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I'm trying to find a Qt function that can convert bytes to int with the same endianness that I'm using below. I feel like I'm definitely reinventing the wheel here, and that there must be something in the Qt libs to do this already. Does it exist?

// TODO: qt must have a built in way of converting bytes to int.
int IpcReader::bytesToInt(const char *buffer, int size)
{
    if (size == 2) {
        return
            (((unsigned char)buffer[0]) << 8) +
              (unsigned char)buffer[1];
    }
    else if (size == 4) {
        return
            (((unsigned char)buffer[0]) << 24) +
            (((unsigned char)buffer[1]) << 16) +
            (((unsigned char)buffer[2]) << 8) +
              (unsigned char)buffer[3];
    }
    else {
        // TODO: other sizes, if needed.
        return 0;
    }
}

// TODO: qt must have a built in way of converting int to bytes.
void IpcClient::intToBytes(int value, char *buffer, int size)
{
    if (size == 2) {
        buffer[0] = (value >> 8) & 0xff;
        buffer[1] = value & 0xff;
    }
    else {
        // TODO: other sizes, if needed.
    }
}

Edit: The data is always big endian (no matter what OS), so for example 101 would be [0, 0, 0, 101] and 78000 is [0, 1, 48, 176].

share|improve this question
    
What's wrong with good ol' std::memcpy? –  ildjarn Jul 6 '12 at 22:23
    
I'm not sure, will it read and write in the same format as my functions? This is for an existing network protocol that I can't alter. –  nbolton Jul 6 '12 at 22:27
    
That depends on the endianness of the system running this code; if it's backwards, that's what ntohl and ntohs are for. –  ildjarn Jul 6 '12 at 22:29
    
Ah, ok, a code sample would be great :-) the code is cross platform so the endianness is undefined (but as it happens I'm on little endian Windows right now) -- but the protocol is big endian. –  nbolton Jul 7 '12 at 10:15
    
Was a solution ever found for this question? –  trianta2 Dec 20 '13 at 19:46

2 Answers 2

Your code is pretty simple and easy to follow but you could use Qt's QByteArray like so (note: I didn't try compiling this):

int IpcReader::bytesToInt(const char *buffer, int size)
{
  QByteArray b(buffer, size);
  return b.toInt();
}

void IpcClient::intToBytes(int value, char *buffer, int size)
{
  QByteArray b = QByteArray::number(value);
  strncpy(buffer, (const char*)b, size);
}

Note that the endianness is going to be the same as the machine it is run on.

share|improve this answer
    
Yeah I think the endianness is the problem, the protocol has it the other way round to my machine which is why this didn't work for me; the bytesToInt function would always return 0 which is why I didn't do it that way in the first place. –  nbolton Jul 7 '12 at 9:56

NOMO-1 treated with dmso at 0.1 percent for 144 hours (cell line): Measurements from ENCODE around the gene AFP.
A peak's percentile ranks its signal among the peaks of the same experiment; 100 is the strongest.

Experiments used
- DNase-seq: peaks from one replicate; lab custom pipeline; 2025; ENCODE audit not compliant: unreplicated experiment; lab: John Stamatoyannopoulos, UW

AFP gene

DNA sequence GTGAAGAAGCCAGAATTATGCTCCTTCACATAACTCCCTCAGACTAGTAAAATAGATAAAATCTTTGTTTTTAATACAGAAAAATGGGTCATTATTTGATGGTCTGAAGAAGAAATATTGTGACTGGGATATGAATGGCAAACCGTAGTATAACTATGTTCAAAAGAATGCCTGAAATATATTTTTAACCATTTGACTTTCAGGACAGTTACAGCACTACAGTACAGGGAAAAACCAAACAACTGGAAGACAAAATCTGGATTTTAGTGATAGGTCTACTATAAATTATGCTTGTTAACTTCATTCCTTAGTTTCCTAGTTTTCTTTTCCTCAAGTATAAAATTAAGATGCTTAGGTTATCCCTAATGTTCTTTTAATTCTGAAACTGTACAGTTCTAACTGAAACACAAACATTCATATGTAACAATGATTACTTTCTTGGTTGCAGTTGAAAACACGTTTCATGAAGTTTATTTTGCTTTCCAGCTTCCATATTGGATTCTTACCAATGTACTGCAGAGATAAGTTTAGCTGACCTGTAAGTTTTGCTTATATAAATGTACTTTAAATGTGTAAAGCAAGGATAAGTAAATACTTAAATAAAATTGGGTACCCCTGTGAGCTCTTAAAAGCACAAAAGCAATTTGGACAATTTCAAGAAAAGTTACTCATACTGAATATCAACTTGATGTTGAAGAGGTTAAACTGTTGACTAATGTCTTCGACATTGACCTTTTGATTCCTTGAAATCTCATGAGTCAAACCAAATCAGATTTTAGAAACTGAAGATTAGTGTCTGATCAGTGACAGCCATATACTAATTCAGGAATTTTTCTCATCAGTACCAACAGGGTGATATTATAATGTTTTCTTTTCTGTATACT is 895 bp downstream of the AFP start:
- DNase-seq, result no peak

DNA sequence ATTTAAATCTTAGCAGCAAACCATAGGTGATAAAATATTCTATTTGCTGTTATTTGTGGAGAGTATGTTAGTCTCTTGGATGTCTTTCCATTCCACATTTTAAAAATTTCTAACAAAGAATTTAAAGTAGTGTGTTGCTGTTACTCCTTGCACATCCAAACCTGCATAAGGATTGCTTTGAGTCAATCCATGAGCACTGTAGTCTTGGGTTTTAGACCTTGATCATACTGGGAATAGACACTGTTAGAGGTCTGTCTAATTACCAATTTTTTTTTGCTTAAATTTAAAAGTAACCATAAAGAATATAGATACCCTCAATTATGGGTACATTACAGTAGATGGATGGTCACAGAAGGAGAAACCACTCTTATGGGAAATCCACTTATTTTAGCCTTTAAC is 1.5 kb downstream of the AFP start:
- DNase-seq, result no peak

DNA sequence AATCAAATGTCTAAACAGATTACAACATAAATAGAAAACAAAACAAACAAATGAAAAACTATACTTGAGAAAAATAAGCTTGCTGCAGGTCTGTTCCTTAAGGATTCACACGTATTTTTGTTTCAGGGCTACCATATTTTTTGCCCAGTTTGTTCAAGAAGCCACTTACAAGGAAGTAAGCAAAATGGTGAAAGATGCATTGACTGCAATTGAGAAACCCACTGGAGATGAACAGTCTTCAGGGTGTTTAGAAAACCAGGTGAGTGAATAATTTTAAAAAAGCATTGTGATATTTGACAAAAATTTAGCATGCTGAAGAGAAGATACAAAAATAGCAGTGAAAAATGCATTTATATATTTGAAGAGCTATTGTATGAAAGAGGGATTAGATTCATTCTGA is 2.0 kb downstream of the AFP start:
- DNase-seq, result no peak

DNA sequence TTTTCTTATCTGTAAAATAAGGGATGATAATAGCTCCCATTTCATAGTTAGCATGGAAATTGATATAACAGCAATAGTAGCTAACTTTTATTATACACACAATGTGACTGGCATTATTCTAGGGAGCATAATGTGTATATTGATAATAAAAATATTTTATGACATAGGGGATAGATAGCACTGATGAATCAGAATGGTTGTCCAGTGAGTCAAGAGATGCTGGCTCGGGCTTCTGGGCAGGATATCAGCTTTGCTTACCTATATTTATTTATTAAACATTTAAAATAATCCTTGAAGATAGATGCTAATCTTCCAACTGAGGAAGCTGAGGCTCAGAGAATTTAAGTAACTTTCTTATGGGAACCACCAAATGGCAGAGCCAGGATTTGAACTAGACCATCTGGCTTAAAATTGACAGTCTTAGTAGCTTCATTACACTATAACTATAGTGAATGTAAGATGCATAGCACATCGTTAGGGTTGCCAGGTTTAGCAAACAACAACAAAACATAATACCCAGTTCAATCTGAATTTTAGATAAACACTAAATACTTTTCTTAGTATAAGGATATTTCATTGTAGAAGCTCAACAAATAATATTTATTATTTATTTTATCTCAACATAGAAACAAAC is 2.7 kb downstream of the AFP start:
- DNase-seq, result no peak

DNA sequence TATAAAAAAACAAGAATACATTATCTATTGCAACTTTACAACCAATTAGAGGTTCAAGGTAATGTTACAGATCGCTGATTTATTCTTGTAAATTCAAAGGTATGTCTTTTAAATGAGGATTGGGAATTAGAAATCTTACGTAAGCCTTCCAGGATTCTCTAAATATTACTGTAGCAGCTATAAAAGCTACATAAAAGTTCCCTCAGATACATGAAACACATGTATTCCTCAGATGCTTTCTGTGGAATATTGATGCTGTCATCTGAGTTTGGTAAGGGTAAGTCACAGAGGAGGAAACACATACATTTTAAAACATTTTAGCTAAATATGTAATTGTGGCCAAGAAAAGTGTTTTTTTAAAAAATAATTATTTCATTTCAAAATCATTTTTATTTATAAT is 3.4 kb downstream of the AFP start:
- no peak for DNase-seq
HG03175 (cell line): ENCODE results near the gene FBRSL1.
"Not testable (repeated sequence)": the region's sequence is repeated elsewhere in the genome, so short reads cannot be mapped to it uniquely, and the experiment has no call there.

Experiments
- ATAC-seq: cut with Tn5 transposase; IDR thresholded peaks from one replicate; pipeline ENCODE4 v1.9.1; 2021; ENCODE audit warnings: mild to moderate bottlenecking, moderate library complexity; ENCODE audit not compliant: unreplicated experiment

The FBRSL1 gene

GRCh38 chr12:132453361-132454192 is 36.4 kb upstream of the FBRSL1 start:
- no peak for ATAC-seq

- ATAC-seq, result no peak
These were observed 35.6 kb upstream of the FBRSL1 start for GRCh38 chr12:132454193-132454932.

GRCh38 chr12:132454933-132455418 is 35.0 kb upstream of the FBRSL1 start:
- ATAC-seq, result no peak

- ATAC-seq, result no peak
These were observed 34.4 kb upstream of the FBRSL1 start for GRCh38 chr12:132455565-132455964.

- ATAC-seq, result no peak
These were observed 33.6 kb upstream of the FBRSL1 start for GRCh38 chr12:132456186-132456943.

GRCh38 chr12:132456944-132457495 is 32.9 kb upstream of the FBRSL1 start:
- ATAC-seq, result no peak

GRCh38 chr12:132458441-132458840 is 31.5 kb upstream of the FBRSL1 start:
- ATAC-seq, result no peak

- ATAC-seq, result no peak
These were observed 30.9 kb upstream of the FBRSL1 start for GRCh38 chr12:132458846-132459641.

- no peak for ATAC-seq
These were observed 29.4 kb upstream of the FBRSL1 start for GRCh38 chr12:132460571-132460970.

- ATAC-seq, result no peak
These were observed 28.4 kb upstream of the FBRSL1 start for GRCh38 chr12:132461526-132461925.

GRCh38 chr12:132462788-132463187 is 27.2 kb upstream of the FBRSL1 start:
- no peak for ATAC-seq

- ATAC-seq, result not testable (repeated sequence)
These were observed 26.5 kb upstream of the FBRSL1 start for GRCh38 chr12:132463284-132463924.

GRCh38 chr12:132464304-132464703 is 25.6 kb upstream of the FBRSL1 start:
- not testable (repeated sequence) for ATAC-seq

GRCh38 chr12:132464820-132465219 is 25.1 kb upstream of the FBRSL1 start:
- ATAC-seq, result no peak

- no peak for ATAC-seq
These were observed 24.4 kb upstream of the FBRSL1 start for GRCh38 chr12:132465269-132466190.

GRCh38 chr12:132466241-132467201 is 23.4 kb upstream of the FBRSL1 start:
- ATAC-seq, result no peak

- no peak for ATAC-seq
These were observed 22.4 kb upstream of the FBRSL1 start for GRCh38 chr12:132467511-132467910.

The protocol is big endian by the way. –  nbolton Jul 7 '12 at 10:13
    
Most network protocols are Big Endian, or Network Byte Order. Simply call the ntohs/ntohl and htons/htonl functions to swap between local byte order (probably little endian) and network byte order (big endian). ntohs/ntohl convert from your local byte order (little or big endian) to network byte order (big endian). htons/htonl convert from network byte order (big endian) to your local byte order (little or big endian). These functions know what your local byte order is so you don't have to do anything special. –  syplex Jul 9 '12 at 17:37

Wouldn't be a QByteArray with a QDataStream sufficient?

int IpcReader::bytesToInt(const char *buffer, int size)
{
    QByteArray byteArr(buffer,size);
    QDataStream ds(&byteArr,QIODevice::ReadOnly);

    if(little_endian_usage) // little endian check or something similar here
         ds.setByteOrder(QDataStream::LittleEndian);
    else
         ds.setByteOrder(QDataStream::BigEndian);

    int ret;
    if(size == 2){
        qint16 tmp;
        ds >> tmp;
        ret = tmp;
    } else if(size == 4){
        qint32 tmp;
        ds >> tmp;
        ret = tmp;
    } else if(size == 1){
        qint8 tmp;
        ds >> tmp;
        ret = tmp;
    }
    return ret;
}

If you don't want to create a copy of your buffered data you can use QByteArray byteArr =QByteArray::fromRawData(buffer, size). You can also use a QDataStream to write an int back into a QByteArray or a raw buffer (use QByteArray::fromRawData() for the latter).

share|improve this answer
    
Thanks but same behaviour as syplex's code -- the endianness is the same as the system which is opposite to the protocol. So if I use your code it always returns 0 for the protocol. –  nbolton Jul 7 '12 at 9:59
    
@nbolton: Use QDataStream::setByteOrder in this case. –  Zeta Jul 7 '12 at 10:00
    
Hmm, odd... I've tried ds.setByteOrder(QDataStream::BigEndian) but the code still returns 0. I've tried playing around with QByteArray before and got the same results. My code works perfectly with the protocol which is big endian for sure (see the edit on my question). –  nbolton Jul 7 '12 at 10:12
    
Then just stick to ildjarn's suggestion: use memcpy and ntohl/ntohs, which will convert a big endian long/short from network order (big endian) to host order (depends on your system). memcpy is defined in <cstring>, ntoh* in <netinet/in.h> (*nix) or <winsock2.h> (win) –  Zeta Jul 7 '12 at 10:24

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